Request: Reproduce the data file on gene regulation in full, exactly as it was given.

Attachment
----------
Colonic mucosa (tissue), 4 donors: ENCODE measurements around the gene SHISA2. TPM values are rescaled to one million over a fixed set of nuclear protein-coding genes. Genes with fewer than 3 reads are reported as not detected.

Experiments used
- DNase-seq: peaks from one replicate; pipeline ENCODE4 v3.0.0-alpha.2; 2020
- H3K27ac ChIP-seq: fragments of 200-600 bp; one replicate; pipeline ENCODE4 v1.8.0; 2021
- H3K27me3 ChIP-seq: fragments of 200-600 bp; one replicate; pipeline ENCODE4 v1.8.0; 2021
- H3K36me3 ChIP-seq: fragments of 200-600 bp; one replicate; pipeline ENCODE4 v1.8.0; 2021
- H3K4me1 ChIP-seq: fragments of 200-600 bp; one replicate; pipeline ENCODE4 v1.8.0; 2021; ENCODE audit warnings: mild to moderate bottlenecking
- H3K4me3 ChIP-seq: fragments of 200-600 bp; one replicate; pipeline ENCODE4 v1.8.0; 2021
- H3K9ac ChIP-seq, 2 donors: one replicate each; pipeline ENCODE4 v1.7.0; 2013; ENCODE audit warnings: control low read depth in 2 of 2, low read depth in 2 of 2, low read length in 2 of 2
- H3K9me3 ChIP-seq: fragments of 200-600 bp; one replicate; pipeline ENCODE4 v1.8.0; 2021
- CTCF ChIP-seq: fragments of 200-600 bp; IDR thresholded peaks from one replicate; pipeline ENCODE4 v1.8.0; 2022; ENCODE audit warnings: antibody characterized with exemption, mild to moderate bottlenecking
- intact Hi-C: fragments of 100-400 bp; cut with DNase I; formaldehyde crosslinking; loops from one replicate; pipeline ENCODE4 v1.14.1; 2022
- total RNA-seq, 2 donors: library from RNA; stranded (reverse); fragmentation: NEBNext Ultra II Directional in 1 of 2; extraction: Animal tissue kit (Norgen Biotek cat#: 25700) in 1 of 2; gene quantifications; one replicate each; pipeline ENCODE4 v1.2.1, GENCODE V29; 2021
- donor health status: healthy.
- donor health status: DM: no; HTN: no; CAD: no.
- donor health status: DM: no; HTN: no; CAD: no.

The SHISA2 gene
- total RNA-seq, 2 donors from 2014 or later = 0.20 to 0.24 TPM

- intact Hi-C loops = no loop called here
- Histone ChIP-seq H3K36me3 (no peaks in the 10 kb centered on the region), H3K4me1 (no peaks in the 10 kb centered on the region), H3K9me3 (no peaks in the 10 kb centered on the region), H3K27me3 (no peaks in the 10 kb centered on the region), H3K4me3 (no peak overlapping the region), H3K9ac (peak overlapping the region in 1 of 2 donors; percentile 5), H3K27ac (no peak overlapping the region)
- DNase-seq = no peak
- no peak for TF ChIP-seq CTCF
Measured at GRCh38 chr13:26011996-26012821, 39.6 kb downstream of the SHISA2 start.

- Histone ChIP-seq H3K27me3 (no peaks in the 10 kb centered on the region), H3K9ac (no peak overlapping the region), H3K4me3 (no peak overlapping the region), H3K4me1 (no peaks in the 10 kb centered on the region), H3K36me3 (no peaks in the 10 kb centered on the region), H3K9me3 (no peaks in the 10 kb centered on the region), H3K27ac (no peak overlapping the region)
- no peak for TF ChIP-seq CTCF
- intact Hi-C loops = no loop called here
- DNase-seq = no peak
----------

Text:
Colonic mucosa (tissue), 4 donors: ENCODE measurements around the gene SHISA2. TPM values are rescaled to one million over a fixed set of nuclear protein-coding genes. Genes with fewer than 3 reads are reported as not detected.

Experiments used
- DNase-seq: peaks from one replicate; pipeline ENCODE4 v3.0.0-alpha.2; 2020
- H3K27ac ChIP-seq: fragments of 200-600 bp; one replicate; pipeline ENCODE4 v1.8.0; 2021
- H3K27me3 ChIP-seq: fragments of 200-600 bp; one replicate; pipeline ENCODE4 v1.8.0; 2021
- H3K36me3 ChIP-seq: fragments of 200-600 bp; one replicate; pipeline ENCODE4 v1.8.0; 2021
- H3K4me1 ChIP-seq: fragments of 200-600 bp; one replicate; pipeline ENCODE4 v1.8.0; 2021; ENCODE audit warnings: mild to moderate bottlenecking
- H3K4me3 ChIP-seq: fragments of 200-600 bp; one replicate; pipeline ENCODE4 v1.8.0; 2021
- H3K9ac ChIP-seq, 2 donors: one replicate each; pipeline ENCODE4 v1.7.0; 2013; ENCODE audit warnings: control low read depth in 2 of 2, low read depth in 2 of 2, low read length in 2 of 2
- H3K9me3 ChIP-seq: fragments of 200-600 bp; one replicate; pipeline ENCODE4 v1.8.0; 2021
- CTCF ChIP-seq: fragments of 200-600 bp; IDR thresholded peaks from one replicate; pipeline ENCODE4 v1.8.0; 2022; ENCODE audit warnings: antibody characterized with exemption, mild to moderate bottlenecking
- intact Hi-C: fragments of 100-400 bp; cut with DNase I; formaldehyde crosslinking; loops from one replicate; pipeline ENCODE4 v1.14.1; 2022
- total RNA-seq, 2 donors: library from RNA; stranded (reverse); fragmentation: NEBNext Ultra II Directional in 1 of 2; extraction: Animal tissue kit (Norgen Biotek cat#: 25700) in 1 of 2; gene quantifications; one replicate each; pipeline ENCODE4 v1.2.1, GENCODE V29; 2021
- donor health status: healthy.
- donor health status: DM: no; HTN: no; CAD: no.
- donor health status: DM: no; HTN: no; CAD: no.

The SHISA2 gene
- total RNA-seq, 2 donors from 2014 or later = 0.20 to 0.24 TPM

- intact Hi-C loops = no loop called here
- Histone ChIP-seq H3K36me3 (no peaks in the 10 kb centered on the region), H3K4me1 (no peaks in the 10 kb centered on the region), H3K9me3 (no peaks in the 10 kb centered on the region), H3K27me3 (no peaks in the 10 kb centered on the region), H3K4me3 (no peak overlapping the region), H3K9ac (peak overlapping the region in 1 of 2 donors; percentile 5), H3K27ac (no peak overlapping the region)
- DNase-seq = no peak
- no peak for TF ChIP-seq CTCF
Measured at GRCh38 chr13:26011996-26012821, 39.6 kb downstream of the SHISA2 start.

- Histone ChIP-seq H3K27me3 (no peaks in the 10 kb centered on the region), H3K9ac (no peak overlapping the region), H3K4me3 (no peak overlapping the region), H3K4me1 (no peaks in the 10 kb centered on the region), H3K36me3 (no peaks in the 10 kb centered on the region), H3K9me3 (no peaks in the 10 kb centered on the region), H3K27ac (no peak overlapping the region)
- no peak for TF ChIP-seq CTCF
- intact Hi-C loops = no loop called here
- DNase-seq = no peak